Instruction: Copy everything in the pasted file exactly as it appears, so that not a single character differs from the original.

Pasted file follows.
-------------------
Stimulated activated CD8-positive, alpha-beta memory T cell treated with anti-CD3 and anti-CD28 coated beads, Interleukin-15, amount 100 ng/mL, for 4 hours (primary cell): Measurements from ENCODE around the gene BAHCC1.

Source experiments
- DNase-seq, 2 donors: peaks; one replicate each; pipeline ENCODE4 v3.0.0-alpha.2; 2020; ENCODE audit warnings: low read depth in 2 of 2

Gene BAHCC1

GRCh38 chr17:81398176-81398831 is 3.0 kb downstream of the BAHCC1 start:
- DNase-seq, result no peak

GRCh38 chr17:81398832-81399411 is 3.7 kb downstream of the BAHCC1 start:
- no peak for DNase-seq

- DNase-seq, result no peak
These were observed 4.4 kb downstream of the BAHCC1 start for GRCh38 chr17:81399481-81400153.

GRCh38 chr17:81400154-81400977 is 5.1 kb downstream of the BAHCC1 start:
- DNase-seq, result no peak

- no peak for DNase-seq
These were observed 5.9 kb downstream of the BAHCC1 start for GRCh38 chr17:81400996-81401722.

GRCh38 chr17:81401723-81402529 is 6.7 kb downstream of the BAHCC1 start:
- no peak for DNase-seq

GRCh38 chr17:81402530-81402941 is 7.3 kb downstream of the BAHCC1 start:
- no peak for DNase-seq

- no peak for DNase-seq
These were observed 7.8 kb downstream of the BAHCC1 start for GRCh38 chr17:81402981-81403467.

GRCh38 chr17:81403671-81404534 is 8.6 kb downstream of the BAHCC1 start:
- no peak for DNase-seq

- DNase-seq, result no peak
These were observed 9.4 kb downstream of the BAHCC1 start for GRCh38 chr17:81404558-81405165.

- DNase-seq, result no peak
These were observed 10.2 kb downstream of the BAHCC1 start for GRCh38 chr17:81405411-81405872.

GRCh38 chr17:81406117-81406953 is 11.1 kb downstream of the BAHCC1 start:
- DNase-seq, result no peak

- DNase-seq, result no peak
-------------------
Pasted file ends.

Stimulated activated CD8-positive, alpha-beta memory T cell treated with anti-CD3 and anti-CD28 coated beads, Interleukin-15, amount 100 ng/mL, for 4 hours (primary cell): Measurements from ENCODE around the gene BAHCC1.

Source experiments
- DNase-seq, 2 donors: peaks; one replicate each; pipeline ENCODE4 v3.0.0-alpha.2; 2020; ENCODE audit warnings: low read depth in 2 of 2

Gene BAHCC1

GRCh38 chr17:81398176-81398831 is 3.0 kb downstream of the BAHCC1 start:
- DNase-seq, result no peak

GRCh38 chr17:81398832-81399411 is 3.7 kb downstream of the BAHCC1 start:
- no peak for DNase-seq

- DNase-seq, result no peak
These were observed 4.4 kb downstream of the BAHCC1 start for GRCh38 chr17:81399481-81400153.

GRCh38 chr17:81400154-81400977 is 5.1 kb downstream of the BAHCC1 start:
- DNase-seq, result no peak

- no peak for DNase-seq
These were observed 5.9 kb downstream of the BAHCC1 start for GRCh38 chr17:81400996-81401722.

GRCh38 chr17:81401723-81402529 is 6.7 kb downstream of the BAHCC1 start:
- no peak for DNase-seq

GRCh38 chr17:81402530-81402941 is 7.3 kb downstream of the BAHCC1 start:
- no peak for DNase-seq

- no peak for DNase-seq
These were observed 7.8 kb downstream of the BAHCC1 start for GRCh38 chr17:81402981-81403467.

GRCh38 chr17:81403671-81404534 is 8.6 kb downstream of the BAHCC1 start:
- no peak for DNase-seq

- DNase-seq, result no peak
These were observed 9.4 kb downstream of the BAHCC1 start for GRCh38 chr17:81404558-81405165.

- DNase-seq, result no peak
These were observed 10.2 kb downstream of the BAHCC1 start for GRCh38 chr17:81405411-81405872.

GRCh38 chr17:81406117-81406953 is 11.1 kb downstream of the BAHCC1 start:
- DNase-seq, result no peak

- DNase-seq, result no peak